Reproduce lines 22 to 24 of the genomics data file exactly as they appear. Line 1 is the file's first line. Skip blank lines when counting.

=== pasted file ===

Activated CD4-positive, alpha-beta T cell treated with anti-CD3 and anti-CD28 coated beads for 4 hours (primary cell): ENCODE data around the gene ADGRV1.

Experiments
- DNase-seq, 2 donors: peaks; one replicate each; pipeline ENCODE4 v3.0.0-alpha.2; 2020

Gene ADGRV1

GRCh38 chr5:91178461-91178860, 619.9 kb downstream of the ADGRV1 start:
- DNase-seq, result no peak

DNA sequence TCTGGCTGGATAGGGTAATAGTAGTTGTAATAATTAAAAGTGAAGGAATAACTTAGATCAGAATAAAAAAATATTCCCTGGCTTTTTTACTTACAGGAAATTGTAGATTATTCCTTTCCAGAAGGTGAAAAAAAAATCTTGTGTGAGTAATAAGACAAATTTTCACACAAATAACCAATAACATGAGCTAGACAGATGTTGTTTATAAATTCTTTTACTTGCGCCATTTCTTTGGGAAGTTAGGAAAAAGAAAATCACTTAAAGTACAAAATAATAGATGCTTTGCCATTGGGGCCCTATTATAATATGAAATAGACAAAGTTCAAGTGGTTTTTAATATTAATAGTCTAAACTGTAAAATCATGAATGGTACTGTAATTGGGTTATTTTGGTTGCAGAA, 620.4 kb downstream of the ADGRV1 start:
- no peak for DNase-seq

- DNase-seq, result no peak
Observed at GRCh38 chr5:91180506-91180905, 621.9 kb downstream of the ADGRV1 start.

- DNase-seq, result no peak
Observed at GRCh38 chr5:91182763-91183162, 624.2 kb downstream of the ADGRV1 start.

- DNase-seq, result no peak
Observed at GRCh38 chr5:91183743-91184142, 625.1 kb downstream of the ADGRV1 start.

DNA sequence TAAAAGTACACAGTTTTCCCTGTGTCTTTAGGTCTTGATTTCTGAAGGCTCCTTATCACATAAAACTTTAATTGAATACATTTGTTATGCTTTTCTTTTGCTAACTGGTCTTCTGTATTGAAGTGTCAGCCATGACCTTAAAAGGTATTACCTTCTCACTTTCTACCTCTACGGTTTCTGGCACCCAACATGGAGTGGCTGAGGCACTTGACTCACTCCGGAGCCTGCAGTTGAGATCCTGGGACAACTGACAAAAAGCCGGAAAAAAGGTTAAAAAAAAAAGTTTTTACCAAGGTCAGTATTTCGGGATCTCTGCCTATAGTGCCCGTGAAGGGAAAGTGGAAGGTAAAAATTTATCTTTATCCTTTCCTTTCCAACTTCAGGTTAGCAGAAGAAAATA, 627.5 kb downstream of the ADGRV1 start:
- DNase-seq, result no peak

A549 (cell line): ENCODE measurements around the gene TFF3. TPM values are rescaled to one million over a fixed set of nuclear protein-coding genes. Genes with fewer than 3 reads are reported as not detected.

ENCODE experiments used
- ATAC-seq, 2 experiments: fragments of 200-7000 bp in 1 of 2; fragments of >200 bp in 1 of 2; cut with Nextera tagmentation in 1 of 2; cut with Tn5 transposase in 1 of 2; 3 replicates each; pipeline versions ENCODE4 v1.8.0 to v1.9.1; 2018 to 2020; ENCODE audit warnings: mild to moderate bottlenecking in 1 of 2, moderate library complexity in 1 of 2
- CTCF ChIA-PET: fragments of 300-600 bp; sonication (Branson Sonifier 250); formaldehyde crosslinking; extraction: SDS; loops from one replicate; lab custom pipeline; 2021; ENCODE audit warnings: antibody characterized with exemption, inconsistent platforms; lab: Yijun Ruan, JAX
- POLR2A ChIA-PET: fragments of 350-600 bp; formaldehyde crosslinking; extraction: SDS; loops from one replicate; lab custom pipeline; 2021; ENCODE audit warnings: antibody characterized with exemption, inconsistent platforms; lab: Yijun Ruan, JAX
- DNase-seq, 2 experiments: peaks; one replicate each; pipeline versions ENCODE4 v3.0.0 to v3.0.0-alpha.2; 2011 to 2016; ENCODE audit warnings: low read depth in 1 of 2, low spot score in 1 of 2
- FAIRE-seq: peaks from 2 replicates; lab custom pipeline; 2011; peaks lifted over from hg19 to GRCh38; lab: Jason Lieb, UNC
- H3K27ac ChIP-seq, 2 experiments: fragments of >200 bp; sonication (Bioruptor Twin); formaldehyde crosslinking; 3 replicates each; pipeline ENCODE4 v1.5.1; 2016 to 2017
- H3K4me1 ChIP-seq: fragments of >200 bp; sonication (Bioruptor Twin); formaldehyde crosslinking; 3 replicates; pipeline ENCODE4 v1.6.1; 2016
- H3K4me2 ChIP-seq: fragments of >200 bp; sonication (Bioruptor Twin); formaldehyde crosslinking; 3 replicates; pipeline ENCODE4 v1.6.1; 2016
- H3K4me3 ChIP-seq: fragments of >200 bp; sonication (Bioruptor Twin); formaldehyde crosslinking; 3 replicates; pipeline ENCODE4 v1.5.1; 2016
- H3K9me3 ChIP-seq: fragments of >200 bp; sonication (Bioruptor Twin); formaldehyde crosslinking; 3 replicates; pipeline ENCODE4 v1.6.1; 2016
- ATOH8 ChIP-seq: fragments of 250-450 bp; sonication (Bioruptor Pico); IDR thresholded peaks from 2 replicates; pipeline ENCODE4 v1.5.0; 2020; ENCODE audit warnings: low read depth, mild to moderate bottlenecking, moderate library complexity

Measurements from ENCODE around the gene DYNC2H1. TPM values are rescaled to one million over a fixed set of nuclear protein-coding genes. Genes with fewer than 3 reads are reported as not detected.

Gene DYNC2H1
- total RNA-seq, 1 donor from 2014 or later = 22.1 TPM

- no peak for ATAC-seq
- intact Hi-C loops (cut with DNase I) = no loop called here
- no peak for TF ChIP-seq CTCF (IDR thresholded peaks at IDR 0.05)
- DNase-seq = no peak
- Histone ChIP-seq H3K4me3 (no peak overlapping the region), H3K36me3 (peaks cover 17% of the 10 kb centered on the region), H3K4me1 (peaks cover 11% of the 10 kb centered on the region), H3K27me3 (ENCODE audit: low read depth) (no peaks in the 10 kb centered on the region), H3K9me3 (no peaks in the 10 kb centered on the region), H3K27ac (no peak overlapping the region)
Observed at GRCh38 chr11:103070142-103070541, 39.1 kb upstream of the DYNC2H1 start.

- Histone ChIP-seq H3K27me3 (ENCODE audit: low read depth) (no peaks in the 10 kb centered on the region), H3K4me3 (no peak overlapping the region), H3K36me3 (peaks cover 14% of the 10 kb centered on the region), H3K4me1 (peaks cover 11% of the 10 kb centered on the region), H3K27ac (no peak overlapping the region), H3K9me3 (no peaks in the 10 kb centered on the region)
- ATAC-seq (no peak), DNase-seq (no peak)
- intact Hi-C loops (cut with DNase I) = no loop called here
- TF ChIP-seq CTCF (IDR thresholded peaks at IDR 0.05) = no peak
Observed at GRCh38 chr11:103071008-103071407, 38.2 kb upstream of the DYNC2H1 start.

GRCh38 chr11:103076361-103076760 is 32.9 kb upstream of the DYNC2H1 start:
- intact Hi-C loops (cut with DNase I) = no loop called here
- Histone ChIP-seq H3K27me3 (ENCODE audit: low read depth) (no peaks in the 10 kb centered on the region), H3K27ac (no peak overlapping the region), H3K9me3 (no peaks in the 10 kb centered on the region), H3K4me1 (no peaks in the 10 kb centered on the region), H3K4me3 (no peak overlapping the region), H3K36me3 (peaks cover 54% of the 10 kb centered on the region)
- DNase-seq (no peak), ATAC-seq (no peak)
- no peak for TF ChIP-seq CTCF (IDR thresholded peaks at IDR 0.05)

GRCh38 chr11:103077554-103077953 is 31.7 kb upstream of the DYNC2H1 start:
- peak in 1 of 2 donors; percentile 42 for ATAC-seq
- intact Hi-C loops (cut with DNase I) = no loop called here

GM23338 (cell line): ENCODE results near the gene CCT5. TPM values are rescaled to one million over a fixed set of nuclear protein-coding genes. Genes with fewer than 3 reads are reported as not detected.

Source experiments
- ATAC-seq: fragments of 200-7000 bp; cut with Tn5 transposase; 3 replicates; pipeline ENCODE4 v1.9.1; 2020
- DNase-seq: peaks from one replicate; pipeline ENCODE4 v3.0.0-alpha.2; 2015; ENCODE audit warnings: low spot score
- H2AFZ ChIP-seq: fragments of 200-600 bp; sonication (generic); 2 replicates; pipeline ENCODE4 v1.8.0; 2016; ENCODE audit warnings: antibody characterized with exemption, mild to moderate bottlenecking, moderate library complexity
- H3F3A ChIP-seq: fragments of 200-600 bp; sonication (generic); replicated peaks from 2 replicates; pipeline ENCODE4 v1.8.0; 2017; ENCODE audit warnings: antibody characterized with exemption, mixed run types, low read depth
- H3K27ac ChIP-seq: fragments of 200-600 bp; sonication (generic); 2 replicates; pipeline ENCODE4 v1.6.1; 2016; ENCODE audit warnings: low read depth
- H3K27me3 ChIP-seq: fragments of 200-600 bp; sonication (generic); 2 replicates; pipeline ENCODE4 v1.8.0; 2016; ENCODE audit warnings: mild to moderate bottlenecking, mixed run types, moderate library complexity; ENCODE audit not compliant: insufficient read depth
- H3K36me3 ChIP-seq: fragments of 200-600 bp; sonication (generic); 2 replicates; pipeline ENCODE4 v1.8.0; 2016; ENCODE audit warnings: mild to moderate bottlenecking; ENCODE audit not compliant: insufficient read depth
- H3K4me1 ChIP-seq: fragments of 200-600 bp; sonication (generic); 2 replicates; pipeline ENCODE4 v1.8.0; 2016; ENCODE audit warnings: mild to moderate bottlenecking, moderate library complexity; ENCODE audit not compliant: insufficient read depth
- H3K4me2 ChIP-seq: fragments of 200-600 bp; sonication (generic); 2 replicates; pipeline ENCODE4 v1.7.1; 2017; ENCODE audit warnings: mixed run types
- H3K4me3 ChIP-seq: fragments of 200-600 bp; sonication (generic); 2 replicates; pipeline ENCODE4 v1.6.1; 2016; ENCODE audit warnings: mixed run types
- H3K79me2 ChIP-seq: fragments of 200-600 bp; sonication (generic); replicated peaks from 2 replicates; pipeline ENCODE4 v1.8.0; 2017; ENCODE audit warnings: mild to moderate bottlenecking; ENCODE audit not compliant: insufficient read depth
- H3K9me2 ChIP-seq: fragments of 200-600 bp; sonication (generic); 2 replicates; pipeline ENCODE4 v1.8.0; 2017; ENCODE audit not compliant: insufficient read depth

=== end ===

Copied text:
- DNase-seq, 2 experiments: peaks; one replicate each; pipeline versions ENCODE4 v3.0.0 to v3.0.0-alpha.2; 2011 to 2016; ENCODE audit warnings: low read depth in 1 of 2, low spot score in 1 of 2
- FAIRE-seq: peaks from 2 replicates; lab custom pipeline; 2011; peaks lifted over from hg19 to GRCh38; lab: Jason Lieb, UNC
- H3K27ac ChIP-seq, 2 experiments: fragments of >200 bp; sonication (Bioruptor Twin); formaldehyde crosslinking; 3 replicates each; pipeline ENCODE4 v1.5.1; 2016 to 2017